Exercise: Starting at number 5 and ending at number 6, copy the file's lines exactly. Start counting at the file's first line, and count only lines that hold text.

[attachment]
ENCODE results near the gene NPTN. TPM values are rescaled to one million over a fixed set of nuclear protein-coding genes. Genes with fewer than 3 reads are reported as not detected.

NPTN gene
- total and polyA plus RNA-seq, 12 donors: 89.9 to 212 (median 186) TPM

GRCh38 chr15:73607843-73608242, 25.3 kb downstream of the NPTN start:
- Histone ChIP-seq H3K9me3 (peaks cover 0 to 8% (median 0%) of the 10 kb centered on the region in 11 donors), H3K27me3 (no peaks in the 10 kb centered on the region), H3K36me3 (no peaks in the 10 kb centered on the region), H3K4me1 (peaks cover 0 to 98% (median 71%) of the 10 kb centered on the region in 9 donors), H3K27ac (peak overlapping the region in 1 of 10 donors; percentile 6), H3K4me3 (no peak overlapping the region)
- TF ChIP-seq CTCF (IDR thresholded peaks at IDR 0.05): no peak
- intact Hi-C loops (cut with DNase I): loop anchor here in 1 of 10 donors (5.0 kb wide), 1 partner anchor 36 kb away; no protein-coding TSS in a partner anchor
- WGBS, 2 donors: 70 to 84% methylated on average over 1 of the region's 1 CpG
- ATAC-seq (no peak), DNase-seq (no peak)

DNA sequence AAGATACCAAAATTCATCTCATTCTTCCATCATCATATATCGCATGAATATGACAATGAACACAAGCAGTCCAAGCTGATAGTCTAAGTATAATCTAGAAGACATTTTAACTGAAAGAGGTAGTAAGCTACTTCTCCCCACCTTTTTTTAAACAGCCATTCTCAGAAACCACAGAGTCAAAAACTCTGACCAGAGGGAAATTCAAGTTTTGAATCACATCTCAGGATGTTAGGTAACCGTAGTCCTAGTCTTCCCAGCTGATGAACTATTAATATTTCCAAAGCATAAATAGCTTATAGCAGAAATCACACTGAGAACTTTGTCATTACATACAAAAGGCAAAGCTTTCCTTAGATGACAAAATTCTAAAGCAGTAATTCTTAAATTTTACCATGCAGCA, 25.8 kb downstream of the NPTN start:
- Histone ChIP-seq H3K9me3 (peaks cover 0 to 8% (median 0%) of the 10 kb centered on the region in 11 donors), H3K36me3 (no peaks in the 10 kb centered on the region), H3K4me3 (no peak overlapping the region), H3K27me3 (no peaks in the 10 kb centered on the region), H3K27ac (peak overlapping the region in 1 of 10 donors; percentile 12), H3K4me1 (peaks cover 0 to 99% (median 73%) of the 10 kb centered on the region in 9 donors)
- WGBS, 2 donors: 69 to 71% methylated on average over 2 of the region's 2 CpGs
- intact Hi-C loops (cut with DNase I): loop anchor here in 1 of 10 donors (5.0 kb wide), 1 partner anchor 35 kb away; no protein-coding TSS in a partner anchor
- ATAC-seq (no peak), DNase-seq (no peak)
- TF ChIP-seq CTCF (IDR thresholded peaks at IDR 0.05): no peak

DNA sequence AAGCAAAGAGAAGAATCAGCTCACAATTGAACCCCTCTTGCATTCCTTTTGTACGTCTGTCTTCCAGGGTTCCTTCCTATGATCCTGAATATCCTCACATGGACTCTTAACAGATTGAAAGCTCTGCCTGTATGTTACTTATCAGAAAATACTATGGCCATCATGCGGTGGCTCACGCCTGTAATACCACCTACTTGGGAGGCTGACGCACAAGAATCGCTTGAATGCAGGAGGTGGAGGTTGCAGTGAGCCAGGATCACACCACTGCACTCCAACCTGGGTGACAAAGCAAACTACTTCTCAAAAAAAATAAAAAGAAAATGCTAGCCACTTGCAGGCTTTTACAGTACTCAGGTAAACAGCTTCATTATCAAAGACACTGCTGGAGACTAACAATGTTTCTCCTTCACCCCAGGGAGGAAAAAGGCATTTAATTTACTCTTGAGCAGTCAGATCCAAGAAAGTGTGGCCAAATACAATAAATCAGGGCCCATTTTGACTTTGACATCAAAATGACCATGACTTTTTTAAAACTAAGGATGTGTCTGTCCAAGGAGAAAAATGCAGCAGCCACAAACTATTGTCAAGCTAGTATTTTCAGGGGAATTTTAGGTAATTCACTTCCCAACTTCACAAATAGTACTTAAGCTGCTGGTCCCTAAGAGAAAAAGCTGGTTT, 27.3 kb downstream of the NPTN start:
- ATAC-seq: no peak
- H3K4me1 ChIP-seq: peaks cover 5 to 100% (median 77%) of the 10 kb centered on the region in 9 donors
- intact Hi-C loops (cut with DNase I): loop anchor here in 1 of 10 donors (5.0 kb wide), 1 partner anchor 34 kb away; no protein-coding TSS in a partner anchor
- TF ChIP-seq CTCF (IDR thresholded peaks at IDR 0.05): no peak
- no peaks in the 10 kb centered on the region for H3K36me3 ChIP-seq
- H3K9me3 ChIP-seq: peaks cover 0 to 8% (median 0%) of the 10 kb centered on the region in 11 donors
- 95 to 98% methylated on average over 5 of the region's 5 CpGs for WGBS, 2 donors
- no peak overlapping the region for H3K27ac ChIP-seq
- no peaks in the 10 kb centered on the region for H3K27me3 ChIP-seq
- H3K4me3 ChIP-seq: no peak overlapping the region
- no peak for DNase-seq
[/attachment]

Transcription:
- Histone ChIP-seq H3K9me3 (peaks cover 0 to 8% (median 0%) of the 10 kb centered on the region in 11 donors), H3K27me3 (no peaks in the 10 kb centered on the region), H3K36me3 (no peaks in the 10 kb centered on the region), H3K4me1 (peaks cover 0 to 98% (median 71%) of the 10 kb centered on the region in 9 donors), H3K27ac (peak overlapping the region in 1 of 10 donors; percentile 6), H3K4me3 (no peak overlapping the region)
- TF ChIP-seq CTCF (IDR thresholded peaks at IDR 0.05): no peak